Dogs can healthfully consume 1/4 teaspoon of freshly chopped garlic per 15 pounds of body weight and reap substantial health benefits, just don't go overboard. 

Macadamia Nuts

Macadamia nuts can cause serious problems for dogs, even in very small amounts. According to the study, more than 80 cases of poisoning were reported over a five-year period in Queensland, Australia, a major area of macadamia nut cultivation. Fortunately, no pet deaths have been reported.

Symptoms of poisoning occur with 12 hours of ingestion and can include hind-limb weakness, vomiting, stiffness and loss of coordination, trembling, fever, abdominal pain and pale mucous membranes.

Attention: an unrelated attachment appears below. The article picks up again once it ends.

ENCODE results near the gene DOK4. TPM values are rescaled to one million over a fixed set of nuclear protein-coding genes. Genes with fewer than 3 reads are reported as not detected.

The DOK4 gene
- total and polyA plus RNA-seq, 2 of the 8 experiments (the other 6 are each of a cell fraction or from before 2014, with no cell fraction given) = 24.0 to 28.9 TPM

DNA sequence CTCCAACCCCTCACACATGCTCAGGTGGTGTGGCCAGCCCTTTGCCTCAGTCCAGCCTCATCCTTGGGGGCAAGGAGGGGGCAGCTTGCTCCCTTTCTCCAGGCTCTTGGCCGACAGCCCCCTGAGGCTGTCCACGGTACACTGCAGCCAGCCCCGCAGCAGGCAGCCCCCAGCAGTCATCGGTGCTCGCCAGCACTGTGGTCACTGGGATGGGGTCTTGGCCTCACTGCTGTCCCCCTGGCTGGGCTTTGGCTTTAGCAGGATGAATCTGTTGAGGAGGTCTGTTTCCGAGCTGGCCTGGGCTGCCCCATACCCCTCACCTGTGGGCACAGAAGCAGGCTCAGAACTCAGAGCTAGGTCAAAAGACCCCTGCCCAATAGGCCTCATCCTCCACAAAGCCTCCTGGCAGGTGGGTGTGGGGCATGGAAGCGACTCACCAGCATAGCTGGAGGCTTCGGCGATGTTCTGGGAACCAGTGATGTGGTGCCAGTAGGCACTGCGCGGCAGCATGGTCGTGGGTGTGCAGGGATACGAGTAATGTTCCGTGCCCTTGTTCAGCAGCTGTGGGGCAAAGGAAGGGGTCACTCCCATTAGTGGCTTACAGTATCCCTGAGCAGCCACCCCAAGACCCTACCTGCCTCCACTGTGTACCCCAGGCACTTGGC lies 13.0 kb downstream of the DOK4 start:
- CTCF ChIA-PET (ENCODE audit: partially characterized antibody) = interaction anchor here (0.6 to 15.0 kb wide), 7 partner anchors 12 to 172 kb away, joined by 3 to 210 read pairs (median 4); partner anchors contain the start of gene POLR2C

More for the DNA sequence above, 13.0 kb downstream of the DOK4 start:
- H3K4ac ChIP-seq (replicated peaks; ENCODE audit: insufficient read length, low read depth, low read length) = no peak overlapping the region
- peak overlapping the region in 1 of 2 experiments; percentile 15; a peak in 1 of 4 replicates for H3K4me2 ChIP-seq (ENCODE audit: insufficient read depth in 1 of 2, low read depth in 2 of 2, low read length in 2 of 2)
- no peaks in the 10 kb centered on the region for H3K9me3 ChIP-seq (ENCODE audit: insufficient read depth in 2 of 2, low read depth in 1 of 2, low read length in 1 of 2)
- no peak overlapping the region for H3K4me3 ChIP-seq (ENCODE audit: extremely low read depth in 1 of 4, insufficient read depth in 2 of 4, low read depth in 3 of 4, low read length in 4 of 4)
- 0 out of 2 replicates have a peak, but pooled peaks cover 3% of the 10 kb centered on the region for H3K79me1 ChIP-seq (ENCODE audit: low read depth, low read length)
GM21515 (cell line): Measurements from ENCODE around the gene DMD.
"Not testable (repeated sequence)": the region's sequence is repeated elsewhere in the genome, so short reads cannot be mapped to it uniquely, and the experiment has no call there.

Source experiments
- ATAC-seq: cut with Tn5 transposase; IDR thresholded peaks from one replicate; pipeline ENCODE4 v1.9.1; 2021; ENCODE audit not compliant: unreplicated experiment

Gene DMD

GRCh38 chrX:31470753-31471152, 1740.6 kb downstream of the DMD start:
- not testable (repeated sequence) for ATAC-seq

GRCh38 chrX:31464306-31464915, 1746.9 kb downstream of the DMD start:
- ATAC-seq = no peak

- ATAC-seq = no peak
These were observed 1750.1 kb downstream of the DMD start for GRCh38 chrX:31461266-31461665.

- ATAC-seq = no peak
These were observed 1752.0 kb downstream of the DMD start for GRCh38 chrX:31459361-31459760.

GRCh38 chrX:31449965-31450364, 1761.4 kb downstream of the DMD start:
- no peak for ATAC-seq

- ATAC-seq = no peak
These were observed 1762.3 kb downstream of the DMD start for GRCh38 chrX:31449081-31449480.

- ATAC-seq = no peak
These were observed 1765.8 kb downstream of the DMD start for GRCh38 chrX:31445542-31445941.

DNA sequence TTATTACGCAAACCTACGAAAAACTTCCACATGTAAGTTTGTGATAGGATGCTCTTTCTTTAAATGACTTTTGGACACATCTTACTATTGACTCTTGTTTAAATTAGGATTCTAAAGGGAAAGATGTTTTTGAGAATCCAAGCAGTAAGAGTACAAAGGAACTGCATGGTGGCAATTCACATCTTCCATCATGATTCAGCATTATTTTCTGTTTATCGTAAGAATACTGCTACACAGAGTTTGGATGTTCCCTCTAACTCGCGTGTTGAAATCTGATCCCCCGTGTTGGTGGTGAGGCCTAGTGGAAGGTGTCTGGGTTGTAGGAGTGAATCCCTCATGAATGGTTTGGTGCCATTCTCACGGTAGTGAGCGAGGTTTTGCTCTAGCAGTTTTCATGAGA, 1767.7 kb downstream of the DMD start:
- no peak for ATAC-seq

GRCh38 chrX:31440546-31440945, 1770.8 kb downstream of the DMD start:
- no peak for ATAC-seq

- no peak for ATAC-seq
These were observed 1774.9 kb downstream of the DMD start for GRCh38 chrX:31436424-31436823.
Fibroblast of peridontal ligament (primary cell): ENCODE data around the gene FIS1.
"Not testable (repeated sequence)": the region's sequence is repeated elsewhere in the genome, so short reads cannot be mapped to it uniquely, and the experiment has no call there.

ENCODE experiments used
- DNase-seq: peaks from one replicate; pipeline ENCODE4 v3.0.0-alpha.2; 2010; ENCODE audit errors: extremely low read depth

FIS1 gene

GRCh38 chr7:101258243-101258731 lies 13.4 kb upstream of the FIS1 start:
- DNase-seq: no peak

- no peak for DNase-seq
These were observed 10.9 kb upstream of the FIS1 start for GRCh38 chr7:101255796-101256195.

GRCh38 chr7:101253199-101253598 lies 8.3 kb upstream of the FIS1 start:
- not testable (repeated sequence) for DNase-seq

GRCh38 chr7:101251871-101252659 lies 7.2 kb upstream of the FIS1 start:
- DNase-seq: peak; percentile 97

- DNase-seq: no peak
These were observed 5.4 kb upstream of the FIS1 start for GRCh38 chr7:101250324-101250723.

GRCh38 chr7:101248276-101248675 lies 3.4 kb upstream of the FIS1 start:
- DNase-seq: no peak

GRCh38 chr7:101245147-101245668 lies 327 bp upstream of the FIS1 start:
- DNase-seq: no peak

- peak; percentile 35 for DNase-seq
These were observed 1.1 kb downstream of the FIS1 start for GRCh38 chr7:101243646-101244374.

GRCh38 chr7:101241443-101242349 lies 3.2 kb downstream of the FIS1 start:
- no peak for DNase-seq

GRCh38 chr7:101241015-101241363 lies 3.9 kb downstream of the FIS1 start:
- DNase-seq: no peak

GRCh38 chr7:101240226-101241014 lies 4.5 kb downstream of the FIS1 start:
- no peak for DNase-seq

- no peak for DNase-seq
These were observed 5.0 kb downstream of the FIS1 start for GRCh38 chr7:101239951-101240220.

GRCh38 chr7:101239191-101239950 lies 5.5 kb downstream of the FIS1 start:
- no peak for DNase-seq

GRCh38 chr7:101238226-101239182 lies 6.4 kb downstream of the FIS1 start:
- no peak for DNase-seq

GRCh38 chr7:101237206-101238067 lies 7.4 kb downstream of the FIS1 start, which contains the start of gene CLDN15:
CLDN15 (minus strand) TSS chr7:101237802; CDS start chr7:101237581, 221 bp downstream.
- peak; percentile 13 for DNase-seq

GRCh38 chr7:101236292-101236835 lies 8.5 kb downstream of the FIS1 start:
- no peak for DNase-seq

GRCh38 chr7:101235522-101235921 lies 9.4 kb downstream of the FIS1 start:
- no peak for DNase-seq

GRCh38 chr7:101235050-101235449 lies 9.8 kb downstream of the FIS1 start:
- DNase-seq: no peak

Grapes and Raisins

The study authors write:

"While some foodstuffs, such as chocolate, have long been known to cause poisoning in dogs and cats, others, such as grapes, had previously been considered unlikely to cause problems, and have emerged as a potential concern only in the last few years."

I recently interviewed Melissa Gardner, an intelligence specialist with the FBI and a former military intelligence officer, who has a very interesting and plausible theory to explain why grapes and raisins, once safe to feed pets, are now toxic. She believes that fluoride-based pesticides used on grapevines could be to blame.

According to the University of Milan researchers, grapes, raisins, sultanas and currants — both raw and cooked — can cause kidney failure in dogs. However, not all dogs have the same reaction to these foods. For example, one study examined 180 cases of dogs who ate grapes and related fruits and reported that some dogs showed no symptoms after eating 2 pounds of raisins, while others died after eating just a handful.